“What makes you so sure she can do that?” The blob’s amorphous form, which was supposedly made up of other organisms, didn’t seem to have retained anything of its original parts.
“Because I’ve altered her so that she can, much like the slime is capable of doing. Though her ability to do so is far more rudimentary.”
“What if it doesn’t work? Won’t she die? I’m guessing you don’t have a replacement for those things she ate, the same things that were keeping her alive.”
An shrugged, completely unconcerned. “In theory, yes. But there’s no way that would happen. This is all easily within expected parameters.”
Kano hoped she was right, for all of their sakes. Because if An was wrong, if she’d just killed the other Kano, then the remaining Kano was going to crush the necromancer’s head. Regardless of the consequences or her other plans, there was no way Kano could let An go on living after that.
She already felt like a fool for even involving the necromancer. Maybe it would have been better to leave Blob Kano in her tank than risk this. Staring at Blob Kano, Kano wished that she’d move, but she remained inert. “She’s still not moving.”
“I can see that. Just give it a little more time.”
“What if something’s gone wrong? Shouldn’t you at least check? Or try to do something?”
“Nothing has gone wrong, okay? Just trust me on this.”
Kano really didn’t have a lot of trust to spare these days, especially not for necromancers. She was contemplating threatening An into doing something about Blob Kano’s condition when the other her finally stirred. The multicolored Kano reformed on the other side of the glass.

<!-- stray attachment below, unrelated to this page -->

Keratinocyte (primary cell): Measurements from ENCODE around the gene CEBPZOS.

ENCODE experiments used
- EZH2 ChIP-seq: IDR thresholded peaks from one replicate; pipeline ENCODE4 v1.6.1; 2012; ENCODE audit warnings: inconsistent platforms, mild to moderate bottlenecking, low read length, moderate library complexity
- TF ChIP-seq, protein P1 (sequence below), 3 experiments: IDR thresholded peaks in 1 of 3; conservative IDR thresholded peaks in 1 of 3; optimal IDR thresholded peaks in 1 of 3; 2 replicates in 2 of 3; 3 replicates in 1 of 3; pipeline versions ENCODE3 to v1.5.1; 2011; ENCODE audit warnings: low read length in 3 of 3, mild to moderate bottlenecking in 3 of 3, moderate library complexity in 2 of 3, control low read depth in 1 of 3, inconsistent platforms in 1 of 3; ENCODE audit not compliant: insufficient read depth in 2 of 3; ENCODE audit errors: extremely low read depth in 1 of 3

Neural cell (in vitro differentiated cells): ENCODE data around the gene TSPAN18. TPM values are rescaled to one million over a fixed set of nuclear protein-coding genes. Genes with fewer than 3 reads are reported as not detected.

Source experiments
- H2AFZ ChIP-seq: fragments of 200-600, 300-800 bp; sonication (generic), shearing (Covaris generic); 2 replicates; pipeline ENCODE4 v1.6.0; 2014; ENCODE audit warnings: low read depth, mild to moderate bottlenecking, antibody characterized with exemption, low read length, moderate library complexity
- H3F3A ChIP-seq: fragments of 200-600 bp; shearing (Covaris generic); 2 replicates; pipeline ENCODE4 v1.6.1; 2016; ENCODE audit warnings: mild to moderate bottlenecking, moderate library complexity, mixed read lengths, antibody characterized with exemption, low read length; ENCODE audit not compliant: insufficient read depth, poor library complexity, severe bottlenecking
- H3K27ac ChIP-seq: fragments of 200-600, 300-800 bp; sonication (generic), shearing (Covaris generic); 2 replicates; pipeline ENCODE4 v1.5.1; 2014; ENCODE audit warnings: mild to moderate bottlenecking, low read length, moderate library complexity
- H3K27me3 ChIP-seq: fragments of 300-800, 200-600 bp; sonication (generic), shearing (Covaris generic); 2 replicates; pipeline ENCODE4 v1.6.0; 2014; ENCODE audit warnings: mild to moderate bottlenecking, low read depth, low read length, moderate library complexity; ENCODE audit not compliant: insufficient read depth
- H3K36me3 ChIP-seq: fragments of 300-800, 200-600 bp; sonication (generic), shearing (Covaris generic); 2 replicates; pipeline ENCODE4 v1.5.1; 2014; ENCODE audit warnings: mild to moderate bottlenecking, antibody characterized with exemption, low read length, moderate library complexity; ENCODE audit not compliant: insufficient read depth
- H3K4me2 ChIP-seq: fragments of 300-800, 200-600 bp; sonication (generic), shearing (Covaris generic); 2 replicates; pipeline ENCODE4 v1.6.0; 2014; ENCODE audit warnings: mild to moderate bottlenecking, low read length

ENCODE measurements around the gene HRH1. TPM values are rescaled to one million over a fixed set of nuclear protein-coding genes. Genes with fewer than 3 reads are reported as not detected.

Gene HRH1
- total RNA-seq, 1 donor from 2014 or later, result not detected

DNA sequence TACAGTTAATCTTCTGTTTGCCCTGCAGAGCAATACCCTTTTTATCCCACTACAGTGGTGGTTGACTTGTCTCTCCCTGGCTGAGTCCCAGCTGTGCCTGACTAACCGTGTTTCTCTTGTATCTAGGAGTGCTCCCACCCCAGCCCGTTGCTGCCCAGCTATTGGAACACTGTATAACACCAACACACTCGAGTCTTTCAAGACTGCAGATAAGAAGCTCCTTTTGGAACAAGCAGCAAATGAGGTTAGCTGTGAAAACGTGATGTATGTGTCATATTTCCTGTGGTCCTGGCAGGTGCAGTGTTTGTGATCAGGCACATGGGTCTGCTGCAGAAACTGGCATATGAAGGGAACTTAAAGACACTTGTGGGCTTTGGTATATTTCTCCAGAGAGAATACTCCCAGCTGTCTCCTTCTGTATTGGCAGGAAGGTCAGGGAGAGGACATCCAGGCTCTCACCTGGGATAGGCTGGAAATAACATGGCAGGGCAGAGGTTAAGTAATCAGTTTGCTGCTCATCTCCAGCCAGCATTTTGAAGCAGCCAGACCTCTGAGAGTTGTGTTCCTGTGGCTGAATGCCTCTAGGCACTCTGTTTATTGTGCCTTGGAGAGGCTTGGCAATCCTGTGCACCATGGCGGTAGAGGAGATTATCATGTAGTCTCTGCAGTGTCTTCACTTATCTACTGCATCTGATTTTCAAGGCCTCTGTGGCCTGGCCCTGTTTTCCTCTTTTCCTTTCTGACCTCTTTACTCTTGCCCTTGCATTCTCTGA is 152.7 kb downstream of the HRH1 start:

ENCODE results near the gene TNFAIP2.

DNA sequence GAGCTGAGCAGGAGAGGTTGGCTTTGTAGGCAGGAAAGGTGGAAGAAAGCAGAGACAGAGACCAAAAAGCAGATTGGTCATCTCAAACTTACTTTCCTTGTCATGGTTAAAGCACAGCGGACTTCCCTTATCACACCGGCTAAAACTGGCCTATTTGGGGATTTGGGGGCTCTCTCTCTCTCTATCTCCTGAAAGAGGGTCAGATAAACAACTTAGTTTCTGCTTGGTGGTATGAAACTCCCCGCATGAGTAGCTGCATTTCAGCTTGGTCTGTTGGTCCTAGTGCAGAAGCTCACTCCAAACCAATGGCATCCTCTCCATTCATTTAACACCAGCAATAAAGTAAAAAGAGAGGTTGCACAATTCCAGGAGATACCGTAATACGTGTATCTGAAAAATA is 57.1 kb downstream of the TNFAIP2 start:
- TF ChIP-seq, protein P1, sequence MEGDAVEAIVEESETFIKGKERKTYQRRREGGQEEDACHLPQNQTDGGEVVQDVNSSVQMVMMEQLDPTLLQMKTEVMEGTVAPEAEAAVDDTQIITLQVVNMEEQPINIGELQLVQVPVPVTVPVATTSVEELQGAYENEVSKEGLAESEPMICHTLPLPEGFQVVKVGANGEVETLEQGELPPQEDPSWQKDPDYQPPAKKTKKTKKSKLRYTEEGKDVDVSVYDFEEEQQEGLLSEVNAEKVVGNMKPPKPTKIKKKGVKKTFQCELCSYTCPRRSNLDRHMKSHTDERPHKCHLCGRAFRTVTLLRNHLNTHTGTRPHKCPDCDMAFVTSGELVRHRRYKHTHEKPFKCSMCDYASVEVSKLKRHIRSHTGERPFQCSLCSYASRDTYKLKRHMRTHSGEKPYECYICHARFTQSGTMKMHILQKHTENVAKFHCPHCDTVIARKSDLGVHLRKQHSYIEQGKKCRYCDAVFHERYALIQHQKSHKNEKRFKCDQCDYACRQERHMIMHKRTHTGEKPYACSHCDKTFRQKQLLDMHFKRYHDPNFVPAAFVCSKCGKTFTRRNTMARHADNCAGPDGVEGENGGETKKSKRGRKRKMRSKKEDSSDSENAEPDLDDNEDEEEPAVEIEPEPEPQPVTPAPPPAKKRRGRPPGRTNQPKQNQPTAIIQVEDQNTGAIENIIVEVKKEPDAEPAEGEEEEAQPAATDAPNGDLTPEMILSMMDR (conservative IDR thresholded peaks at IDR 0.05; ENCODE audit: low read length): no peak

“Are you okay?” Kano asked.
“I think so. It was a bit strange there for a while, but I feel fine now.”
“Do you feel like you can live in the outside world now?”
“Um, not particularly? I don’t feel any different than usual. Though I’m not sure if I’m supposed to feel different.” She looked to An.
“I’m not sure how you’re meant to feel either,” An said, “but it doesn’t really matter. I’m certain that you’ll be able to survive outside now.”
“You’re absolutely confident?” Blob Kano asked, sounding hesitant.
“Yes. I understand your concerns. But to be blunt, you’ve already removed the organisms that were keeping you alive. Staying in the tank will do you no good either way.”
“Oh. I guess you’re right. Open the airlock then, would you? I’m coming through.”
After fiddling with the controls for a little while, An got both the airlock doors open at once, and Blob Kano squeezed through. Squeezing her entire bulk through the small opening took some doing, but her malleable form made it manageable.
Kano reflected that Blob Kano was going to have a hard time getting around given that most of her body was still basically a giant blob, but at least she was free. Though that was assuming she wasn’t about to drop dead. But now that she’d regained consciousness, Kano wasn’t too worried. She should be fine. That was how it felt, at least.
Blob Kano reformed her body and looked around the room with wide eyes before turning to An. “Wow, you really did it. I’m out. I don’t think there’s anything I can do to ever repay what you’ve done for me, but you have my eternal gratitude.”